Jump to content
Grief Healing Discussion Groups

My boyfriend died

Recommended Posts

My boyfriend died 3 weeks ago. He had a heart attack and I couldn’t save him. I am so sad. I have no one to talk to. My family doesn’t even check on me. All I have is my kids. I just sit and cry. I can’t work. I can’t sleep. I can’t eat. I have lost ten pounds. I miss him so much. I am completely devastated. I don’t know what to do.

  • Like 2
Link to comment
Share on other sites

Welcome.  I'm sorry you have been forced to step out onto the road that no one willingly travels.  Being unable to sleep or eat, losing weight, etc. are all very much normal and natural.  You exist in a state of devastation and shock, and since you have lost the most important person in your life, I assure you that not knowing what to do is also natural and understandable.  It's okay to not know, right now.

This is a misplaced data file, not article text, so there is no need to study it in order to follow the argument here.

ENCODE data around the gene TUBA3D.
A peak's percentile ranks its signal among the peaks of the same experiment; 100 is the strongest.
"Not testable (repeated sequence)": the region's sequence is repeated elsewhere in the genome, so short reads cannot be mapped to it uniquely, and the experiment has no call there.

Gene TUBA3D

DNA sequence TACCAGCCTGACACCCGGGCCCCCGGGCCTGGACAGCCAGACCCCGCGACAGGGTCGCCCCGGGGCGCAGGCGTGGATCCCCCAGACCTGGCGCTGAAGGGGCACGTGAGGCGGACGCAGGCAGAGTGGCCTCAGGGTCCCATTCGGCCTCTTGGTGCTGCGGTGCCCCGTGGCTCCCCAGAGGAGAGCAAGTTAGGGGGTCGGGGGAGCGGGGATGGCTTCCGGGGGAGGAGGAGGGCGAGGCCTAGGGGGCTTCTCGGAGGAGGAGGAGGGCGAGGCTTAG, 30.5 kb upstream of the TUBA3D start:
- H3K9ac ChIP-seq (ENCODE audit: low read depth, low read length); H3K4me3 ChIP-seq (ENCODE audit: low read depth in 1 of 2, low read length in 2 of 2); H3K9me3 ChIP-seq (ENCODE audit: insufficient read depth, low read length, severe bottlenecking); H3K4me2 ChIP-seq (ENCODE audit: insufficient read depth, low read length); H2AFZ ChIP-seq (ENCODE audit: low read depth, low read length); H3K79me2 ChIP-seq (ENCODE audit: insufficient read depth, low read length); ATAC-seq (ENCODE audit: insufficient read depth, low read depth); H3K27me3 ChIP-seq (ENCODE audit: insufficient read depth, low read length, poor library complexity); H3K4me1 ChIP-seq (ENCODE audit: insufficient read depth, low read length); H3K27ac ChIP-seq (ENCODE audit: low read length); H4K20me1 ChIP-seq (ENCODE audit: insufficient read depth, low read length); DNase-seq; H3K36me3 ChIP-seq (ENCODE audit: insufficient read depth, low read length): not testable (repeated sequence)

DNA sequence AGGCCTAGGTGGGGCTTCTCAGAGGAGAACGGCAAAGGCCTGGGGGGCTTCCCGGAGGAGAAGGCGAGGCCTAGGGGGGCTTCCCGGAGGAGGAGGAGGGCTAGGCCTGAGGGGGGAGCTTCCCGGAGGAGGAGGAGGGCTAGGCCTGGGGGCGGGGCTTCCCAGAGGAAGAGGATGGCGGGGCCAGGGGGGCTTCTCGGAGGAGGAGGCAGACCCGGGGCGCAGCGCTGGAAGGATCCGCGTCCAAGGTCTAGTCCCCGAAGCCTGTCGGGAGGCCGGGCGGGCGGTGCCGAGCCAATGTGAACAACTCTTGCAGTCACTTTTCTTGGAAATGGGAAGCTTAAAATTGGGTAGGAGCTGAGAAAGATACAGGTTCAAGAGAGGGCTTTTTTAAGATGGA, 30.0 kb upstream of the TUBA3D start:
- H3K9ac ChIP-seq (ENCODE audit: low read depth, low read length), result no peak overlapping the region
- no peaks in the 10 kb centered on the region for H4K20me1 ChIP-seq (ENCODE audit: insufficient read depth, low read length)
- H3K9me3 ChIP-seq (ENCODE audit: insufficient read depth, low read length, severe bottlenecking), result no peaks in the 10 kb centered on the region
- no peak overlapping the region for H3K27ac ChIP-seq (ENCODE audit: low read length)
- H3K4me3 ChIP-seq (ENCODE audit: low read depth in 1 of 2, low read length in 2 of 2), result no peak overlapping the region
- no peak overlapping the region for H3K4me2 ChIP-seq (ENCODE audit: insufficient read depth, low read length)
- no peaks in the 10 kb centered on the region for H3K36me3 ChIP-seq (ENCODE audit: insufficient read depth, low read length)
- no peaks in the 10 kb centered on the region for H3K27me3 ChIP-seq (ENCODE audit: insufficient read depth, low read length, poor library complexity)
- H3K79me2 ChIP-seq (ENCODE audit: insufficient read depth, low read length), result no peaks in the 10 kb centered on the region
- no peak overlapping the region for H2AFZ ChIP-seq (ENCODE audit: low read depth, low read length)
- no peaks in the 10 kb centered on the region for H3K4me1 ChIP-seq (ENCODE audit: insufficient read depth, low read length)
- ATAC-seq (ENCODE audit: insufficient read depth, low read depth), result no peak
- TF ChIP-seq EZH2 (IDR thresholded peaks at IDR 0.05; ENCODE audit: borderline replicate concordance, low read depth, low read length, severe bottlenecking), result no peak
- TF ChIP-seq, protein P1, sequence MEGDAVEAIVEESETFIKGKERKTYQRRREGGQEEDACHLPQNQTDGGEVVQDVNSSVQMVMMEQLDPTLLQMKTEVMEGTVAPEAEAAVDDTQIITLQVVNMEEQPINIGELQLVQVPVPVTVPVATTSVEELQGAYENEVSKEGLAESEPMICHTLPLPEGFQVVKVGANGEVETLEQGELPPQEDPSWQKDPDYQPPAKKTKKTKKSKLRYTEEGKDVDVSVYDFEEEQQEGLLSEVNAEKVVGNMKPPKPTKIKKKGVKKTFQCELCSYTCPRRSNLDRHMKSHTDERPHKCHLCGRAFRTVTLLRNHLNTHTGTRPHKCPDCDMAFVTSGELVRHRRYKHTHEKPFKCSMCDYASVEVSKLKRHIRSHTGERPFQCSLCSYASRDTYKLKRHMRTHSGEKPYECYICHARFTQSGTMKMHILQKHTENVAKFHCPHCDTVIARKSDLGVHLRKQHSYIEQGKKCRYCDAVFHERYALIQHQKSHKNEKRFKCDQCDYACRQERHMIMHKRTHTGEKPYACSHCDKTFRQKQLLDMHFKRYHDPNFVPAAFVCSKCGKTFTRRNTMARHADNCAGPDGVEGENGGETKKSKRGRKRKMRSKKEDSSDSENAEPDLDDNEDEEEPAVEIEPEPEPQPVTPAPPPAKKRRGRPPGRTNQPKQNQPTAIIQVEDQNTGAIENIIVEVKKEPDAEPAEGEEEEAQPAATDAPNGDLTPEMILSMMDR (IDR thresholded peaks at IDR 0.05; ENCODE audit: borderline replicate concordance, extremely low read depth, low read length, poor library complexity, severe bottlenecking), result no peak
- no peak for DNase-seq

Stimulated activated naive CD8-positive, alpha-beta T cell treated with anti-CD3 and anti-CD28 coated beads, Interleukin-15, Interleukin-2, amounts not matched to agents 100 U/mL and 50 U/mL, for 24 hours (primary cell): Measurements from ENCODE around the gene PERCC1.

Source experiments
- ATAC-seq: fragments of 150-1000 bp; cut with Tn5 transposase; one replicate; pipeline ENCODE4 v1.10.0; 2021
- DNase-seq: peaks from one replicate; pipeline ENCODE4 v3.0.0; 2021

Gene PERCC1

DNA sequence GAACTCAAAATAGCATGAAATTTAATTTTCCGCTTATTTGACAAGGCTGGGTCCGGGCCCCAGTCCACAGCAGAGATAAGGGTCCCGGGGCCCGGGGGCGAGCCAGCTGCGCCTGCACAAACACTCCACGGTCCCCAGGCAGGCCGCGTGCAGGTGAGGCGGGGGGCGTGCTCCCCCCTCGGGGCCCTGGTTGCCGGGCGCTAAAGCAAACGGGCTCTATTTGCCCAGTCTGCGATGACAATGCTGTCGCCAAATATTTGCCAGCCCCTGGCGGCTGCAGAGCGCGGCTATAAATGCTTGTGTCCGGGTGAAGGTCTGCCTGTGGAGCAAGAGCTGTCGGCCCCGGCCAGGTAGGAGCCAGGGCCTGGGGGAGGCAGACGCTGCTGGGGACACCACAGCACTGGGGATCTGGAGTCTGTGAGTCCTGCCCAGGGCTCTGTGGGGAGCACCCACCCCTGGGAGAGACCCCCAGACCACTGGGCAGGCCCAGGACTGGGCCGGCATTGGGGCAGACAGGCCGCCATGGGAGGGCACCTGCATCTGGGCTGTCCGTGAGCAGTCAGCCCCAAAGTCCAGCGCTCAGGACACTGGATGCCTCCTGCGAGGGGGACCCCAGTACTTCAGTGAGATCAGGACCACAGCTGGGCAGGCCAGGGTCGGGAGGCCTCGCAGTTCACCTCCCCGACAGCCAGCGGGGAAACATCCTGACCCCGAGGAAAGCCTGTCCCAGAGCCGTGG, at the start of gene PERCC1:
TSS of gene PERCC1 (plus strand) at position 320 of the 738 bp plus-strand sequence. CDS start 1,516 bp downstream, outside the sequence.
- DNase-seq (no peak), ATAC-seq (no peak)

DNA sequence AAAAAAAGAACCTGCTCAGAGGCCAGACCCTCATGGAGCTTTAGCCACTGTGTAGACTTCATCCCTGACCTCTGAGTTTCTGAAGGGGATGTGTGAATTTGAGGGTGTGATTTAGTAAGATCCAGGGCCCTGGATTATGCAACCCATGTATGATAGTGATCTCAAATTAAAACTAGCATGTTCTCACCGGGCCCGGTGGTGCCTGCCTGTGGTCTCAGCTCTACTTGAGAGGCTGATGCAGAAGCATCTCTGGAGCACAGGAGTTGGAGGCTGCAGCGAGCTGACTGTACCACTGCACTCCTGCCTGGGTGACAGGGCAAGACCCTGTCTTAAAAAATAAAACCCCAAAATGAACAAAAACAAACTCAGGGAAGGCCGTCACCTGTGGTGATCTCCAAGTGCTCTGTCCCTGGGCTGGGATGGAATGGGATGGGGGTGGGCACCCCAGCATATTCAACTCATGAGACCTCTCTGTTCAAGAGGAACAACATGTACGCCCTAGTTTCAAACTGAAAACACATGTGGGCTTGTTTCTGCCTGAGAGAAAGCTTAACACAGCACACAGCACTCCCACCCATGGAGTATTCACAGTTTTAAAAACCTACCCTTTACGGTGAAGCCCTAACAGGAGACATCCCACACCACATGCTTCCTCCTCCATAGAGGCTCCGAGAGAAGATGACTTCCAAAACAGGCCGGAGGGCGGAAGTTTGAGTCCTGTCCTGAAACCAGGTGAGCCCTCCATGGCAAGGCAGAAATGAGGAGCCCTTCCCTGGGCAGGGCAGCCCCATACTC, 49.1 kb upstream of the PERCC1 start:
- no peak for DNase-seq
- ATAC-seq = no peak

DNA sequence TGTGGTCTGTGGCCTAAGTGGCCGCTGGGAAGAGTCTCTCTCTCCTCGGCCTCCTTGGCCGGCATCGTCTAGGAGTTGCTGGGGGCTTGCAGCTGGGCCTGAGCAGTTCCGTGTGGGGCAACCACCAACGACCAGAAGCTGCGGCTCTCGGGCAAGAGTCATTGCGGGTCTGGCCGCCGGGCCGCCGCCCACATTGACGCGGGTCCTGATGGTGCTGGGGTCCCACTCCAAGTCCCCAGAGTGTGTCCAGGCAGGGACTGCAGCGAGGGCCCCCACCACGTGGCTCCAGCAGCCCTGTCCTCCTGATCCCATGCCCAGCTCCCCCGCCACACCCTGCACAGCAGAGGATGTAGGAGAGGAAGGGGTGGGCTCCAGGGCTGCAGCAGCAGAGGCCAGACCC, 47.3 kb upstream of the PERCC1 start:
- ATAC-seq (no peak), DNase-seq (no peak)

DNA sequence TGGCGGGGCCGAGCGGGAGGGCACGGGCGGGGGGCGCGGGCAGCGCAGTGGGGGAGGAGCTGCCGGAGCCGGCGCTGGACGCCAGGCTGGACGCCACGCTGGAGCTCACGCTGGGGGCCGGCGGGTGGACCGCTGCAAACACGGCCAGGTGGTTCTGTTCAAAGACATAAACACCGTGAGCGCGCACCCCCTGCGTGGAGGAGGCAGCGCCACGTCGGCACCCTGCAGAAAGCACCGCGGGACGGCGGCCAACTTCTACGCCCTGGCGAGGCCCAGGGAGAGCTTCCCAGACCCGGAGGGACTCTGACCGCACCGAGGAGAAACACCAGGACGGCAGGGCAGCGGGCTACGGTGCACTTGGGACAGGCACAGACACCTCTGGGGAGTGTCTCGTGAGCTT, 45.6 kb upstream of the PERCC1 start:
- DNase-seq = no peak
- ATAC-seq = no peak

You say your family doesn't check on you, but what about friends, neighbors, co-workers?  You don't say how old the children are, so depending on their age, they may be just as stunned as you are.

  • Like 1
Link to comment
Share on other sites

Unfortunately, after a couple weeks, other people, who *haven't lost a spouse* feel like going back to normal. It isn't that they don't care about YOU: their loss wasn't like yours. Many people until they lose a life partner to death, don't get it. 

I'm so sorry for your loss. Keep posting, we'll do what we can. 

Did your boyfriend have a will? Did you two live together? How long were you together?

Link to comment
Share on other sites